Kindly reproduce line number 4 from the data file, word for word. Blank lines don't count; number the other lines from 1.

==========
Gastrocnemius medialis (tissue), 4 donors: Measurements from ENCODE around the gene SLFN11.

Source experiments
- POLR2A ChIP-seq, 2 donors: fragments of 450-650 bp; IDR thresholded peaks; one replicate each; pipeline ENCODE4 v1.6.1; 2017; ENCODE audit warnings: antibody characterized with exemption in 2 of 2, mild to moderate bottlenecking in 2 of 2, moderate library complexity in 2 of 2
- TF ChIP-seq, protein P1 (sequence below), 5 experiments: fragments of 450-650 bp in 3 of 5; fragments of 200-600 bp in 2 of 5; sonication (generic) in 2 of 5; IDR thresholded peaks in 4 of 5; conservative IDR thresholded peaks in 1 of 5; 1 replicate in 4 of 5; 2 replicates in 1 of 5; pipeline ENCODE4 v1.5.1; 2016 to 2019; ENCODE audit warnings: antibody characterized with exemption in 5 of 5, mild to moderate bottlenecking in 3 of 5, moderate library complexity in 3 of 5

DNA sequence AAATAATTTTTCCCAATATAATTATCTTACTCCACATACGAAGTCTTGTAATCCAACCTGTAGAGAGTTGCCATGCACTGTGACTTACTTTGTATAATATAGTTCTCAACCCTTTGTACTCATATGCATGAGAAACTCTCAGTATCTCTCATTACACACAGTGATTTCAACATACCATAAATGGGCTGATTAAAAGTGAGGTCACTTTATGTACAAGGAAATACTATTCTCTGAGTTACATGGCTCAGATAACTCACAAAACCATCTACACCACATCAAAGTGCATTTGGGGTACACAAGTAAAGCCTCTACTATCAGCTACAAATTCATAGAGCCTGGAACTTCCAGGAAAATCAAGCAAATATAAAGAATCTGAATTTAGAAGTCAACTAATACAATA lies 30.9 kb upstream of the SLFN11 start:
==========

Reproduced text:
- TF ChIP-seq, protein P1 (sequence below), 5 experiments: fragments of 450-650 bp in 3 of 5; fragments of 200-600 bp in 2 of 5; sonication (generic) in 2 of 5; IDR thresholded peaks in 4 of 5; conservative IDR thresholded peaks in 1 of 5; 1 replicate in 4 of 5; 2 replicates in 1 of 5; pipeline ENCODE4 v1.5.1; 2016 to 2019; ENCODE audit warnings: antibody characterized with exemption in 5 of 5, mild to moderate bottlenecking in 3 of 5, moderate library complexity in 3 of 5